Do you remember the blog entry that I posted two months ago called “Tampa vs. Philadelphia“? To refresh your memory, a potential Watch With Zack client was interested in booking me for two games, and I was trying to decide between the two options that he’d given me. Several weeks later we picked Citizens Bank Park — and now here I was with him and his family:
In the photo above, the guy wearing the purple shirt with the “Transformers” logo is the one who’d initially contacted me. His name is Nick, and he’s 21 years old. His 13-year-old brother Alex is on the left, and their 18-year-old sister Emily is on the right. The two folks standing next to her are their parents, Ray and Donna (and in case you’re new to this blog, that’s me in the Lowell Spinners shirt).
Nick and his family live in Australia and LOVE baseball. Nine days earlier, they’d flown for 14 hours from Sydney to Los Angeles. Then, after a brief layover, they flew to Dallas/Fort Worth and attended four A’s-Rangers games at Ameriquest Field. After that, they flew to St. Petersburg for a three-game series between the Rays and Yankees at Tropicana Field. And now here they were at Citizens Bank Park to see the Phillies and Braves.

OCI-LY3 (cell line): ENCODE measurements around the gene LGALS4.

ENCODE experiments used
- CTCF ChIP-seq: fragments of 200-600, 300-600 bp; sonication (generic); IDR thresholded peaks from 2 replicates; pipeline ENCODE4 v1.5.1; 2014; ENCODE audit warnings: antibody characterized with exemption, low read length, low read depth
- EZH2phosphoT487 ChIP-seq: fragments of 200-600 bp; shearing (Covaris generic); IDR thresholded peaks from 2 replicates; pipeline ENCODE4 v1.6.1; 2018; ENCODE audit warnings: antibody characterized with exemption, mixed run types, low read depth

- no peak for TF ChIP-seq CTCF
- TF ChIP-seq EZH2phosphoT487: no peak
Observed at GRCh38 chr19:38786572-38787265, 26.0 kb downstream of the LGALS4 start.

When the stadium opened at 4:35pm, I bolted inside and snagged my first ball within seconds. I don’t know who hit it. All I can tell you is that when I first saw it, it was already flying toward the left field foul pole. I cut across the empty seats (from left-center) and ended up grabbing the ball in the front row, just as a 60-something-year-old usher was walking toward it from the other end of the section. Then I jogged back to left field, handed the ball to Ray, and caught another home run on the fly. I tossed that one to Alex, and several minutes later, I snagged another homer and handed it to Nick — not a bad start to the day.
Here’s what the seats look like soon after:
In the photo above, Alex is about 15 feet away, leaning against a seat in the 4th row and looking at me. His father is three rows behind him with his arms up in the air. Nick and Emily, meanwhile, were standing right behind me . . .